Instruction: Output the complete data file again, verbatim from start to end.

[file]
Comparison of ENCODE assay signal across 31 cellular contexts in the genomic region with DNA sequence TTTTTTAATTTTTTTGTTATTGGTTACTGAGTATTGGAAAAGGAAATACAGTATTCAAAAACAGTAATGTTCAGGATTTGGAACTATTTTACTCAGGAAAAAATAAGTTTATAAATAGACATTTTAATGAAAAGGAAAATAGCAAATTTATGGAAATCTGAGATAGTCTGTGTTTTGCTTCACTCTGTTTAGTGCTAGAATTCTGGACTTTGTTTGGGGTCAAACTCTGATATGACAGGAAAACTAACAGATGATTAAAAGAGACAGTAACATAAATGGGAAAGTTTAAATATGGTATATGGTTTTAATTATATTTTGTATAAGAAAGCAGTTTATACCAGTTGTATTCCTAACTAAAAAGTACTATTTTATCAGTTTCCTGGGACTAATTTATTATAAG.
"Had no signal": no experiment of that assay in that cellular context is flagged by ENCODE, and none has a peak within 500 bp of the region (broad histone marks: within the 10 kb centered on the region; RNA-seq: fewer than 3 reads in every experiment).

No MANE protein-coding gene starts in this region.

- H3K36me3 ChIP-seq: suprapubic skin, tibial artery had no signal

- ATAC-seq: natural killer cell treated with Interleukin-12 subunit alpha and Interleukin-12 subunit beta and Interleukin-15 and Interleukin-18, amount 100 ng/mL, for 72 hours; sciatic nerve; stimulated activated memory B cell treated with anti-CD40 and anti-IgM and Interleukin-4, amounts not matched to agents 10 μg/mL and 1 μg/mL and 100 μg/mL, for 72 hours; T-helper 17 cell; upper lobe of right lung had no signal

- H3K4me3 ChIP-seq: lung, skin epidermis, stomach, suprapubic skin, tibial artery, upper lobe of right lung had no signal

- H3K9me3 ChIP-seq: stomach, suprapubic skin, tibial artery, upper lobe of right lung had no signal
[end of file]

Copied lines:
Comparison of ENCODE assay signal across 31 cellular contexts in the genomic region with DNA sequence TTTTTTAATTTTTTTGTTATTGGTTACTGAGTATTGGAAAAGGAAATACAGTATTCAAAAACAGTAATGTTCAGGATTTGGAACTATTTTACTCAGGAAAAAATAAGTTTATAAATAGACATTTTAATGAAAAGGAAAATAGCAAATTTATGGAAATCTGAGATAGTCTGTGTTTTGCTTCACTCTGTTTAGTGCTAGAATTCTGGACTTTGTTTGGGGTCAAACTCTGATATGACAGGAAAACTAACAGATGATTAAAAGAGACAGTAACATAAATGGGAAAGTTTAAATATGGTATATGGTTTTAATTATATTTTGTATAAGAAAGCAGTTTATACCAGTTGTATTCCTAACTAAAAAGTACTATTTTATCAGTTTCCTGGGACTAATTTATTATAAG.
"Had no signal": no experiment of that assay in that cellular context is flagged by ENCODE, and none has a peak within 500 bp of the region (broad histone marks: within the 10 kb centered on the region; RNA-seq: fewer than 3 reads in every experiment).

No MANE protein-coding gene starts in this region.

- H3K36me3 ChIP-seq: suprapubic skin, tibial artery had no signal

- ATAC-seq: natural killer cell treated with Interleukin-12 subunit alpha and Interleukin-12 subunit beta and Interleukin-15 and Interleukin-18, amount 100 ng/mL, for 72 hours; sciatic nerve; stimulated activated memory B cell treated with anti-CD40 and anti-IgM and Interleukin-4, amounts not matched to agents 10 μg/mL and 1 μg/mL and 100 μg/mL, for 72 hours; T-helper 17 cell; upper lobe of right lung had no signal

- H3K4me3 ChIP-seq: lung, skin epidermis, stomach, suprapubic skin, tibial artery, upper lobe of right lung had no signal

- H3K9me3 ChIP-seq: stomach, suprapubic skin, tibial artery, upper lobe of right lung had no signal